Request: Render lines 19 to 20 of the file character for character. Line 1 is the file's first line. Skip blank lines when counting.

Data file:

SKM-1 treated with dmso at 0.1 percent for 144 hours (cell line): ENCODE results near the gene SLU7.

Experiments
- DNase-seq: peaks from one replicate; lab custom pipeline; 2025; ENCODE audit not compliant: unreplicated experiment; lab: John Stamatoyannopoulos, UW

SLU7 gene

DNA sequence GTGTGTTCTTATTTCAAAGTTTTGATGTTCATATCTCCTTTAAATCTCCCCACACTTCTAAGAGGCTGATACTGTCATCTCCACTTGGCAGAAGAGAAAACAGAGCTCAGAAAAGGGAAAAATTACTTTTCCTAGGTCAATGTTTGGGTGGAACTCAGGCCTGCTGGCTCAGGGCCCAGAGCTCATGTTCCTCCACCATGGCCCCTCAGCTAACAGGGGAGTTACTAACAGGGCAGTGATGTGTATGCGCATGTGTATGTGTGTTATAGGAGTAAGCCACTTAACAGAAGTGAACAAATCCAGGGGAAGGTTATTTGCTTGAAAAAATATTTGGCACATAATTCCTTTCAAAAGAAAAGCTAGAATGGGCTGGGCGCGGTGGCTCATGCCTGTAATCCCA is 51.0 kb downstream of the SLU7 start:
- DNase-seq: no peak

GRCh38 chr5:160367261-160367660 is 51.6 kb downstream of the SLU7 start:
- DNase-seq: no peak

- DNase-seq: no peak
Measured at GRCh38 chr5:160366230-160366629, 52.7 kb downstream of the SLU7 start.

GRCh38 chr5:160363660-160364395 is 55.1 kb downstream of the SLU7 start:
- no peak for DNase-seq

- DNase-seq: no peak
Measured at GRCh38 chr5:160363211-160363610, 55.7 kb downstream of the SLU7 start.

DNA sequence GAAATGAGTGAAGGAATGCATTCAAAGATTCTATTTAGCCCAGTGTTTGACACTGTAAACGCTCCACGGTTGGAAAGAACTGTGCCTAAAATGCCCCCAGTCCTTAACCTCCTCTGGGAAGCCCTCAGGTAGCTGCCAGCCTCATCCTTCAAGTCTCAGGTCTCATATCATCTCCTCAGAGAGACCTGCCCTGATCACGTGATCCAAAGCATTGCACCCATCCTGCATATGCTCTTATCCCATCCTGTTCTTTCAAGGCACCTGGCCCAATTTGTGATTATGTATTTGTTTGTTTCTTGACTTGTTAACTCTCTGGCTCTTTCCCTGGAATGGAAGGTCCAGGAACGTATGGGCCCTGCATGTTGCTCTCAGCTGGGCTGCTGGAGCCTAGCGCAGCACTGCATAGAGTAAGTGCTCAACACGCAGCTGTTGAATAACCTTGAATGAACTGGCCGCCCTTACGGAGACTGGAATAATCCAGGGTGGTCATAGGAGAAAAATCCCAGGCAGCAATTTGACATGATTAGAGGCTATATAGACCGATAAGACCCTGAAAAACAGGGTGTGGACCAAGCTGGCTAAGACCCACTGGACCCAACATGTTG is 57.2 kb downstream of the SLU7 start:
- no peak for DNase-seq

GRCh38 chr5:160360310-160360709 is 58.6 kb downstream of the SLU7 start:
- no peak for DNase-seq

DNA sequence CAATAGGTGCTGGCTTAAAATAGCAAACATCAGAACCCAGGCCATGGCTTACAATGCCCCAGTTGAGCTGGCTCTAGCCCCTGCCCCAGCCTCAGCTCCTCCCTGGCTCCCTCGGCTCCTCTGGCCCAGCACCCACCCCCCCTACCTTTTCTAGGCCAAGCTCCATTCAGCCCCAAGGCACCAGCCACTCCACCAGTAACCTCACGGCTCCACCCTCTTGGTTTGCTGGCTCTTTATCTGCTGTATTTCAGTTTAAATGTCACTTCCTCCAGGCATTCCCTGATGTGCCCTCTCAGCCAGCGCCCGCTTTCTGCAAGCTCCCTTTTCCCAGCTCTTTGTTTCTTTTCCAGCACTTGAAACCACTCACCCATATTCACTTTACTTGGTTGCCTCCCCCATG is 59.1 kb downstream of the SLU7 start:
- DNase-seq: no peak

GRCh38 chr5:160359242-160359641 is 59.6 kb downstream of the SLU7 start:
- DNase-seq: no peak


DNA sequence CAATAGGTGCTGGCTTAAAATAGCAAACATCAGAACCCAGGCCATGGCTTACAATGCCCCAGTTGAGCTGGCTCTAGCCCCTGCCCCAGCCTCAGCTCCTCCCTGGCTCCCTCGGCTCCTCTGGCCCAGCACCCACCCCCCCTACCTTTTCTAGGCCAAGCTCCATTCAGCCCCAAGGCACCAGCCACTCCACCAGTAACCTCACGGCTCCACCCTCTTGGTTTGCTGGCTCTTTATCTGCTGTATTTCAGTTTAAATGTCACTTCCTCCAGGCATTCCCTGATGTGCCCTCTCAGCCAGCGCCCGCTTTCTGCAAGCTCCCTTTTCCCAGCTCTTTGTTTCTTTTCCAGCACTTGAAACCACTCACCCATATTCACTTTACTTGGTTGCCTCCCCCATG is 59.1 kb downstream of the SLU7 start:
- DNase-seq: no peak